7 And the Lord God doth work by means to bring about his great and eternal purposes; and by very small means the Lord doth confound the wise and bringeth about the salvation of many souls. (Alma 37:6-7)

 

This is the work of God. When he calls us, he qualifies us too. Elder Neil L. Anderson, of the Quorum of the Twelve Apostles, said, “When we are on the Lord’s errand, he will be with us, he will strengthen us, he will build our capacities.” Friends, I testify to you that the Lord makes weak things strong.  When we get into the yoke with him, we do not pull alone.

Serving God’s children as a nurse is practicing the Healer’s Art.  With him, we walk on sacred ground when our patients experience heartache, loss, sickness, and pain. I have held a patient and cried with her after she received a cancer diagnosis. I have spoken with love to a young man who reluctantly survived an overdose.  We share our patients’ deepest sorrows and greatest joys.  I am so grateful to be a nurse.  The Healer’s Art is beautiful. He is with us. And he will make more of us than we could ever imagine.

More than a decade after I got my nursing degree here at BYU, I felt my Father calling me back to become a nurse practitioner. Several weeks ago at an urgent care, I had the opportunity to do suturing for the first time on a patient. His lip was split open, and blood was spilling freely from the wound.  I approached him with a gentle smile on my face, and my suture and needle driver in my gloved hands.  It was a big day for me! Ironically, I had just used my asthma inhaler. One of the side effects of albuterol is tremor. But I wasn’t scared. Once again, love replaced fear.

Our God is surely a God of miracles.  He joys in using the weak and the simple to do his work. Bring what you have, even if it’s just a few loaves and a few small fishes and you carry them in your shaking hands.  Don’t be afraid of the smallness of your offering. The Savior will take you with your talents and multiply them in his service.  With him, you can care for the five thousand. And when the wind picks up, and the waves start slapping at your legs and you get scared, just put your eyes back on him.  He will lift you. And together you will walk on water.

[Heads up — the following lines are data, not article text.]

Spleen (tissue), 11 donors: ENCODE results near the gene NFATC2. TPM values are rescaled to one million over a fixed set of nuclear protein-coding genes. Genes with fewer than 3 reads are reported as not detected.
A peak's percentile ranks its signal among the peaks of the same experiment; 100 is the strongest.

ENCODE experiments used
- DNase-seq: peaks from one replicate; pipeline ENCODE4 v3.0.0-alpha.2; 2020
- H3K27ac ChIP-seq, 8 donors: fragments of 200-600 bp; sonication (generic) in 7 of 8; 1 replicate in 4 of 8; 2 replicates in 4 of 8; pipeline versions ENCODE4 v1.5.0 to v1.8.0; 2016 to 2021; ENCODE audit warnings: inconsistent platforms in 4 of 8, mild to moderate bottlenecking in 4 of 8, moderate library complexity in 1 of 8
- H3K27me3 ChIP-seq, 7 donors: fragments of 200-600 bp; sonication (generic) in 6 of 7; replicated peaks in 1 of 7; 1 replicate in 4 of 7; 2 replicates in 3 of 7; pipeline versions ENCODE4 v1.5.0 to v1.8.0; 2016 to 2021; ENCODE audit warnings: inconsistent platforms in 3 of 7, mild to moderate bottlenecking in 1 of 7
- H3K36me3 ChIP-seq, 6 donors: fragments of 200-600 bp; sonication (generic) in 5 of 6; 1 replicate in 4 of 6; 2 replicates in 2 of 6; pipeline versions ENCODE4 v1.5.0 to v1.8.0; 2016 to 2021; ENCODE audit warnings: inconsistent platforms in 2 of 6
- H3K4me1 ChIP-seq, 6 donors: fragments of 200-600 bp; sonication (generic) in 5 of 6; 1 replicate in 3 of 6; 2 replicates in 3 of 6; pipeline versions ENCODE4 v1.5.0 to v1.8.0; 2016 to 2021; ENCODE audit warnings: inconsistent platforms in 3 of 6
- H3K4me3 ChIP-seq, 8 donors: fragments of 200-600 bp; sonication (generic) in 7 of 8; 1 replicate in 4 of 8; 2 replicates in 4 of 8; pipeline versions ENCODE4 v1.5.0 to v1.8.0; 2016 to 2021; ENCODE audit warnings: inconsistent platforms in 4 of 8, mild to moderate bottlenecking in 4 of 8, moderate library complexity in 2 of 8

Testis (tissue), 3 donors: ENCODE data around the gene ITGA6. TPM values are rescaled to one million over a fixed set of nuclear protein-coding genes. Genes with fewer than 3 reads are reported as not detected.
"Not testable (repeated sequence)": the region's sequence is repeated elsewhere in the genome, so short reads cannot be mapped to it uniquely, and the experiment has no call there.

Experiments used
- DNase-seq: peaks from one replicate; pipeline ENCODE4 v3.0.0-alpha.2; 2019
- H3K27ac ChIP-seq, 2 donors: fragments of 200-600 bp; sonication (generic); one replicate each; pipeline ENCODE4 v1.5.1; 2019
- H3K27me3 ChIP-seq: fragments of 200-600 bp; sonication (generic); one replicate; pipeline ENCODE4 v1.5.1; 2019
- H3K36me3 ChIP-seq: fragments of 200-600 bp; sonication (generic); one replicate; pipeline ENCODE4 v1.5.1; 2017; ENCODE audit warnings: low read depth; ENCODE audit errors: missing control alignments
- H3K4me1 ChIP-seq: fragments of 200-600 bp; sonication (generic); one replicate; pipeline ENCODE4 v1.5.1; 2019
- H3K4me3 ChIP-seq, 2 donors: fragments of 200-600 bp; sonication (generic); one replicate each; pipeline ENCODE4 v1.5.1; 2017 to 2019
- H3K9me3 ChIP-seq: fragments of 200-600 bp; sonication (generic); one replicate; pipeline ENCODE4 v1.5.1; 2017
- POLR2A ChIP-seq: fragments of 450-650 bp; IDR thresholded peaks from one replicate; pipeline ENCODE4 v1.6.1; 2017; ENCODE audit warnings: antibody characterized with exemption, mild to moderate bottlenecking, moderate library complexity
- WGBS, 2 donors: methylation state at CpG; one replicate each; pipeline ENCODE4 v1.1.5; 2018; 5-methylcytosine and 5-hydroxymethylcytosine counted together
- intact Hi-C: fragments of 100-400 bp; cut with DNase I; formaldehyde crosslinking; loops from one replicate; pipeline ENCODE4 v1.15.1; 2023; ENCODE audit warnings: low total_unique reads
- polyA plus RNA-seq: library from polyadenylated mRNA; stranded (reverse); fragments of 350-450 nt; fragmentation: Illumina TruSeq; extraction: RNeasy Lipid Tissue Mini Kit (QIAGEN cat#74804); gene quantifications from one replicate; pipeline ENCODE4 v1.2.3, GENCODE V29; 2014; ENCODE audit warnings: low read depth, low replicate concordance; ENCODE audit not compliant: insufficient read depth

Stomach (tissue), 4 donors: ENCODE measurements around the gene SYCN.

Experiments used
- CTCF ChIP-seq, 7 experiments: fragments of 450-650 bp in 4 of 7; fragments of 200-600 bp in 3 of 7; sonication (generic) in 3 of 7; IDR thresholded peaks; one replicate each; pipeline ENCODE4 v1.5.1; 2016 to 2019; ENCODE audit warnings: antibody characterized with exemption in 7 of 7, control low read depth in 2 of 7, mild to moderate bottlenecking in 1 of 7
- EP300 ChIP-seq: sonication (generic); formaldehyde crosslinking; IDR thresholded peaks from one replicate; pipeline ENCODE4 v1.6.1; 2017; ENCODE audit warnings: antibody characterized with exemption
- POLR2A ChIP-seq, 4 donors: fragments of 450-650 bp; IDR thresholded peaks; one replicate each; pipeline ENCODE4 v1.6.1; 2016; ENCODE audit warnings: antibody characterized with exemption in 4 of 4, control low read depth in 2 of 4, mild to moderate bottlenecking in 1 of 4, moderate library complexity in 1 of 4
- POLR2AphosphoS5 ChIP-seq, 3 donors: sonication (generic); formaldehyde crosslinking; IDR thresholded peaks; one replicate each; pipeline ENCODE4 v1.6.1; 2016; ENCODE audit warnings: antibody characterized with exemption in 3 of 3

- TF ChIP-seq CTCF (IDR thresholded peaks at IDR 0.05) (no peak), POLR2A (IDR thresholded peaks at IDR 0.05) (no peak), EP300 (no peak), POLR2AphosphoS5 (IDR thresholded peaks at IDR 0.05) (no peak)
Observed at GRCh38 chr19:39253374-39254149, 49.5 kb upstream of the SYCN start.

Our work is his work.  With him, we can do it. Elder Dieter F. Uchtdorf, of the Quorum of the Twelve Apostles, teaches, “the Lord has never required expert, flawless effort. Instead he requests a heart and a willing mind.” Nurses and friends, we don’t have to be perfect today. The Savior gives us the gift to be human. You get to make mistakes and it’s okay.  Making mistakes is part of learning and growth.  Don’t give heed to voices that discourage you. God is with you. He will give us our daily bread. He will direct the spindles in our Liahonas as we exercise our faith in him to do the small and simple things. We can go forward with faith and there will be wonders among us. As our dear professor, Lacey Eden, told our class, “there are people out there who need you.”

Graduate Michael Scott’s Convocation Speech: By Small and Simple Things

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Nursing graduate Michael Scott and his wife, Amy Taylor Scott

Excerpt from Scott’s convocation speech, given on April 25, 2019.

There is one experience that I would like to share in detail from my global health practicum about a patient that we’ll call Terry. I invite you to look for the small, simple things and their impact on the people involved.